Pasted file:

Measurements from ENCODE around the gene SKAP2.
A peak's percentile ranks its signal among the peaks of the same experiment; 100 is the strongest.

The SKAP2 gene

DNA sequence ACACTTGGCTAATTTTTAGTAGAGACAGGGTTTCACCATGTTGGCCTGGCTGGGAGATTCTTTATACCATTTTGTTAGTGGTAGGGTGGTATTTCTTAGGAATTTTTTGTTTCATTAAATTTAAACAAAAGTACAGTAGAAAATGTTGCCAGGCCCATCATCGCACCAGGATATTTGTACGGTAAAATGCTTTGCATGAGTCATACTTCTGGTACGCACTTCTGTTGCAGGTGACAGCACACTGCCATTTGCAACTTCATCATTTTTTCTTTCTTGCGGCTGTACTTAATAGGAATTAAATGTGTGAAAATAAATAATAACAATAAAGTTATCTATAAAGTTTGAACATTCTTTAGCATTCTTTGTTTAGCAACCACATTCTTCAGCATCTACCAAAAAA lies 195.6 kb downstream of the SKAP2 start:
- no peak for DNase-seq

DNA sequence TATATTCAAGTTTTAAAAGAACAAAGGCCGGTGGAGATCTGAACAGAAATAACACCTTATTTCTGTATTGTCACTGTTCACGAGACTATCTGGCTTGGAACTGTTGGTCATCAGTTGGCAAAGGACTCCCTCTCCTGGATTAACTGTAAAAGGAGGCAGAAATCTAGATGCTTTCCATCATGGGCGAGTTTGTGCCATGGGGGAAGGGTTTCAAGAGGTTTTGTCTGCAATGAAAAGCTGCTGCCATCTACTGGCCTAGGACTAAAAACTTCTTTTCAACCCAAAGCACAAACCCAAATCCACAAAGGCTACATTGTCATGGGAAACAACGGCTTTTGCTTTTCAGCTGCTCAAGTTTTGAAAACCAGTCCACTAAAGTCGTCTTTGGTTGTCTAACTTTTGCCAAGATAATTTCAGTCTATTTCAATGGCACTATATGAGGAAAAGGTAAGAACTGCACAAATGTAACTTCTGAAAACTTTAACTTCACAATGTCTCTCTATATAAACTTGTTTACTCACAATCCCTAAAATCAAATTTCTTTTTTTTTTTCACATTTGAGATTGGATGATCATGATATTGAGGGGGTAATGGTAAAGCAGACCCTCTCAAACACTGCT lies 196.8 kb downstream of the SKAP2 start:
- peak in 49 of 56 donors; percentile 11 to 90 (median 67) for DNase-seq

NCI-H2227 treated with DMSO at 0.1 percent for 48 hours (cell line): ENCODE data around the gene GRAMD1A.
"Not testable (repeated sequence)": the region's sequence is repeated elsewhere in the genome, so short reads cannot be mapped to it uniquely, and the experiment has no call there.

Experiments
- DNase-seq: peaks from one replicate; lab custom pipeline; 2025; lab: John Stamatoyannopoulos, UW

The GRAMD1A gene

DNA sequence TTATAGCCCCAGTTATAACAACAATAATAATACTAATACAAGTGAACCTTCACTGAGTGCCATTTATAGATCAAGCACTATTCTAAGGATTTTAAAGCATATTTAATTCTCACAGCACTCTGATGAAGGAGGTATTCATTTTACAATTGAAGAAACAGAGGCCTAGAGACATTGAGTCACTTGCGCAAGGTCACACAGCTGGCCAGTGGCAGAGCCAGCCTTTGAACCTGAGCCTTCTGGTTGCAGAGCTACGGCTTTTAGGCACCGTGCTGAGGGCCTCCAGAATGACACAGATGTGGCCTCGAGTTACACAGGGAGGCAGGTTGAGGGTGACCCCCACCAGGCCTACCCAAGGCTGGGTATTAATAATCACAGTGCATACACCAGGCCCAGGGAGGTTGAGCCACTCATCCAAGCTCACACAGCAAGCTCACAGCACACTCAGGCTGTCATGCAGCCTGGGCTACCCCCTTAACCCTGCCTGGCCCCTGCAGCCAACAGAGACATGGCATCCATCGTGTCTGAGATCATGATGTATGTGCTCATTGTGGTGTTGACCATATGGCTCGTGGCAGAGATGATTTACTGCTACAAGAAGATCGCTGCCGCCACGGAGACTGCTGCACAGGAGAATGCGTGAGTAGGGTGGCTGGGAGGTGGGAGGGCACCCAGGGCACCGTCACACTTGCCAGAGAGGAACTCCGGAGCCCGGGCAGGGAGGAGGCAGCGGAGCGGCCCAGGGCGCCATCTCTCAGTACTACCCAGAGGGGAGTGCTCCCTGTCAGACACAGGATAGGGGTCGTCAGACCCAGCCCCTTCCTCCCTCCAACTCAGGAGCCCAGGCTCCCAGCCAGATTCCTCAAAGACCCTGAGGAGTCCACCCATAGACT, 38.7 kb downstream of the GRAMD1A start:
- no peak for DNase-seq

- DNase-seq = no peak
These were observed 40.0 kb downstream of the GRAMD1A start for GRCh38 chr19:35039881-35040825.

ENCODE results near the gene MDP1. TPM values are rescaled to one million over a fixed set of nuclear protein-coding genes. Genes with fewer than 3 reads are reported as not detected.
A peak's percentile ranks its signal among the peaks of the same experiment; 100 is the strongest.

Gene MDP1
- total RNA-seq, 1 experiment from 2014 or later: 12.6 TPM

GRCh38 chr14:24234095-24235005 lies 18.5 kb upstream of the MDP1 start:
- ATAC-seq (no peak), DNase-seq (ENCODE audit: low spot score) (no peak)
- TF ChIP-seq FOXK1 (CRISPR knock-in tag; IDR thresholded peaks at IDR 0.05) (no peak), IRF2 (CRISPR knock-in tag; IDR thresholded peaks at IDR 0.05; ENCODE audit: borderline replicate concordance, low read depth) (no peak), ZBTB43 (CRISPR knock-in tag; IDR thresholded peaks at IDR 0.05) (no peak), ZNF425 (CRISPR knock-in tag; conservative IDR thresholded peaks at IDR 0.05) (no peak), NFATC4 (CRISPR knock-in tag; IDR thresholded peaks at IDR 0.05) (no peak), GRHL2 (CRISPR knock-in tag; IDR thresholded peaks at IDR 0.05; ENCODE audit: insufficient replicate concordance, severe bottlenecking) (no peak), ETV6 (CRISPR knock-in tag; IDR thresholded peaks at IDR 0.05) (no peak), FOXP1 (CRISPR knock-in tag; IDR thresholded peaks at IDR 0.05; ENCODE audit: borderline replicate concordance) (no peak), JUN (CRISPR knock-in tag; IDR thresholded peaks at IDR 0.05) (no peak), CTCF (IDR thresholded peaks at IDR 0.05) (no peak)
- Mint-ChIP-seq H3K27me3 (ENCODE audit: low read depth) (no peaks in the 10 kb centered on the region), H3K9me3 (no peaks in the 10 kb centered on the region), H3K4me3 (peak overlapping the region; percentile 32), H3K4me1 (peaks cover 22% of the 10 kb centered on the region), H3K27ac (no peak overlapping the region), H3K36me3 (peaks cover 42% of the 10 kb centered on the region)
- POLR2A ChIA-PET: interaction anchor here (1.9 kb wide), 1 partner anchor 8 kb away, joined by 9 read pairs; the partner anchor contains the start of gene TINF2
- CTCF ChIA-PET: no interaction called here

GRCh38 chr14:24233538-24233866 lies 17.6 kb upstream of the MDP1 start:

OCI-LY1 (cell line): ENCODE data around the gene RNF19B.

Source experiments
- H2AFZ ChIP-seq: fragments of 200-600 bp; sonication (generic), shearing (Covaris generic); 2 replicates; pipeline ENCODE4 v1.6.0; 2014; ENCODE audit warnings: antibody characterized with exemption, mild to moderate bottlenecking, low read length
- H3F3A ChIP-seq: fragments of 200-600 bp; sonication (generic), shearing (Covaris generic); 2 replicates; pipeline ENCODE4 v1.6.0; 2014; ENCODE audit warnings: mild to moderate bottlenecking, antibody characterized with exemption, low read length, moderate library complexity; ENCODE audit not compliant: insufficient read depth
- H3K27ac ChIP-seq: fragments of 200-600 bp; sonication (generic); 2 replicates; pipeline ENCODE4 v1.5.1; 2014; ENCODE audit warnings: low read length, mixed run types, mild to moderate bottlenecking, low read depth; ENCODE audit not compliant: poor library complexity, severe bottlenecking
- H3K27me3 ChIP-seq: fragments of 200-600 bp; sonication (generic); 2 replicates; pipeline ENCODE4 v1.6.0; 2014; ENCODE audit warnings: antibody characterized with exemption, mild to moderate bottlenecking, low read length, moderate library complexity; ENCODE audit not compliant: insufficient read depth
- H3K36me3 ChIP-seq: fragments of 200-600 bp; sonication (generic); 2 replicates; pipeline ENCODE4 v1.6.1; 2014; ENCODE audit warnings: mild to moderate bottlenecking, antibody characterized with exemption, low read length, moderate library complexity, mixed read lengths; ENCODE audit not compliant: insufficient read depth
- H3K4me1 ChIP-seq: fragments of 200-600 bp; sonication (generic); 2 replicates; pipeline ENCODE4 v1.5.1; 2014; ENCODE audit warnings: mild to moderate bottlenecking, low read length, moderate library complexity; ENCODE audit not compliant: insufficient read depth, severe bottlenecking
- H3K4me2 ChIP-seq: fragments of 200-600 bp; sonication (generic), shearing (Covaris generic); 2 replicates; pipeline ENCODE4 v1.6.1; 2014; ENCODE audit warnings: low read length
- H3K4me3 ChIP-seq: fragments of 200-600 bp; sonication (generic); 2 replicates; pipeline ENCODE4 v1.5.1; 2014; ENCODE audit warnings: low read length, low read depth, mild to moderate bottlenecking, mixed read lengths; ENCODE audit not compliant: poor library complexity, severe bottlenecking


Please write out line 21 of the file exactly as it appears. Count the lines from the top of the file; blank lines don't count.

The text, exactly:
GRCh38 chr14:24234095-24235005 lies 18.5 kb upstream of the MDP1 start: